“As a matter of fact,” the Mystery Man says regarding the house, “I’m there right now.”

Blake's perverse intensity gets instantly under your skin even if you think it's silly, which it is. In the real world, dangerous people are often ridiculous and I wonder if this is why David Lynch let Robert Blake design the character and do his own makeup.

See also Collins' article about monumental horror images. Read the rest

Spanish pop-goth performance featuring Freddy Krueger in high-waisted jeans

The singer is María Olvido Gara Jova, aka Alaska, performing with her band Dinarama. Along with singing in another electro-pop-goth band Fangoria, Alaska has hosted a children's TV series, appeared on a comedy sketch show, and starred in an MTV Spain reality show. This number is titled "Mi novio es un zombi" ("My Boyfriend Is a Zombie").

(r/ObscureMedia, thanks UPSO!) Read the rest

Satanic Panic 2.0: The Momo Challenge hoax [TW: Self-harm/suicide]

According to reports from gullible parents' organizations, police departments, and media outlets, Kids on the Internet are spreading memes featuring an image of "Momo" (actually a sculpture called "Mother Bird" created by Keisuke Aisawa for the Japanese SFX studio Link Factory) that includes explicit self-harm and suicide instructions (the "challenge" in "Momo challenge" is allegedly to get kids to hurt or kill themselves). Read the rest

The making of It, Stephen King's 1990 miniseries

From the scary movie documentarians "You're So Cool Brewster: The Story of Fright Night" and "Unearthed & Untold: The Path to Pet Sematary" comes "Pennywise: The Story of It."

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Make: high-end eyeball props, from humans to monsters to gore

Fourth Seal Studios has everything you could possibly want from high-end prop eyeballs, including $40 "camera-ready" eyes ("Gray cores darken the the 'white' of the eye and can add a more realistic sense to the overall piece the eyes are being featured in"); $22-40 sculptural eyeballs in a variety of scales; "Undead and Creature" eyes (including Red Lich, Hemorrhage, Goat Eyes, etc); kits for making your own eyes and irises; painting and display stands, and custom eyeballs to order. Check back frequently for discounts on seconds and imperfections. (via JWZ) Read the rest

Resident Evil 2 with the facial animation exaggerated 500%

Resident Evil 2 is a just-released remake of the Capcom classic, updated with ultra-realistic performance-captured animation. DPO23 hacked the game's configuration to exaggerate characters' facial movements 500%. It's an unsettling illustration of what lies beneath cutting-edge graphics tech—and far scarier than the zombies. (See DP023's YouTube channel for more)

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Jeff "Sweet Tooth" Lemire's new horror comic Gideon Falls is spooky af

Jeff Lemire can do weird-spooky (see, e.g., his Twilight Zonish graphic novel Underwater Welder) and he can do gripping (see his amazing, post-apocalyptic Sweet Tooth), but in his newest graphic novel from Image Comics, Gideon Falls, he shows that he can do spooky-verging-on-terrifying, with a tale of supernatural mystery that combines avant-garde graphic treatments with outstanding writing to create a genuine tale of terror. Read the rest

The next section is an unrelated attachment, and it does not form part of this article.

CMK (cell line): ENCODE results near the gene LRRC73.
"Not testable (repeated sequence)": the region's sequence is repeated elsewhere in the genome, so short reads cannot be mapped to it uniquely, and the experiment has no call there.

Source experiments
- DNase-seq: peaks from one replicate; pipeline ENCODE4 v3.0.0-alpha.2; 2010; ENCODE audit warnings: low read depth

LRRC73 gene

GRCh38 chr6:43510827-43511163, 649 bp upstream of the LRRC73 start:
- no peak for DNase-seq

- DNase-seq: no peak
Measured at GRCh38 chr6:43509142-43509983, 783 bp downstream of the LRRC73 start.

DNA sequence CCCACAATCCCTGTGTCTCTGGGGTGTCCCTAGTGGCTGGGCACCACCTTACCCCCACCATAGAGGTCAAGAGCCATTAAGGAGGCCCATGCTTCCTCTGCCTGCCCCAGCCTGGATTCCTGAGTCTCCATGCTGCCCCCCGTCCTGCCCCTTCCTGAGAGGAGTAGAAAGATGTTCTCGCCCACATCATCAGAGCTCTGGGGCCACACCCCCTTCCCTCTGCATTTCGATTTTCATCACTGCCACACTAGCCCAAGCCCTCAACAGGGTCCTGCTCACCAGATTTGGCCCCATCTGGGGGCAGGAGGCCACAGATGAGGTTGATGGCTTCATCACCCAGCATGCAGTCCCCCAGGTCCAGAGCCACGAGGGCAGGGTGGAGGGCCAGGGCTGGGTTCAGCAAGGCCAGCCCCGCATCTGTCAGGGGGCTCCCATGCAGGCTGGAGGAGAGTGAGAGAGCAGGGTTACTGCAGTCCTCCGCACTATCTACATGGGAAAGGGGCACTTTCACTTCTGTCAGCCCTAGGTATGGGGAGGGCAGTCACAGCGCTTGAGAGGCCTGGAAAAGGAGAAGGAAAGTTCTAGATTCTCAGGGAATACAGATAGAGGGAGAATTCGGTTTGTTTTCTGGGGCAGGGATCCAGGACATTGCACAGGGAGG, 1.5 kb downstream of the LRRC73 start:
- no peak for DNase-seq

Fundraising to save Burbank's horror bookstore Dark Delicacies

Burbank's amazing quarter-century institution Dark Delicacies is a horror book-, memoribilia- and clothing-store that is a community hub for genre creators, hosting a wonderful stream of events, signings, and even an annual chance to get your photo took with Krampus at a Christmas open-house. Read the rest

Happy Birthday, Edgar Allan Poe!

Neil Gaiman says Edgar Allan Poe should be read aloud, and he's right: he recorded this video of him reading "The Raven" in 2016 as part of Pat Rothfuss's Worldbuilders charity drive. It's Poe's birthday today, and I can think of no better way to celebrate it than to listen to it again. Read the rest

Trailer for "The Drone," a horror film about a sentient flying drone

The Drone, currently in post-production, is a real movie about a killer drone. From the trailer description:

A serial killer transfers his consciousness into a consumer drone right before he is killed, then flies off to terrorize newlyweds Rachel (ALEX ESSOE) and Chris (JOHN BROTHERTON). The couple must fight to stop the insidious device before it destroys them both.

Director Jordan Rubin is a comedian, his prior film was Zombeavers, and The Drone is obviously a tongue-in-cheek tale. But I kinda wish it was straight-up splatterpunk sci-fi.

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Listen: HP Lovecraft's "The Outsider" and "The Hound" read by Roddy McDowall

On this 1966 LP, British actor Roddy McDowall -- later known for playing Dr. Cornelius and Caesar in the original Planet of the Apes films -- delivers a wonderful reading of HP Lovecraft's classic short story "The Outsider." First published in Weird Tales in 1926, this nightmarish gothic-inspired tale is arguably one of Lovecraft's finest pieces of psychological horror.

The B-side is a reading of Lovecraft's "The Hound" (1922) featuring the very first mention of the infamous Necronomicon:

(via r/ObscureMedia) Read the rest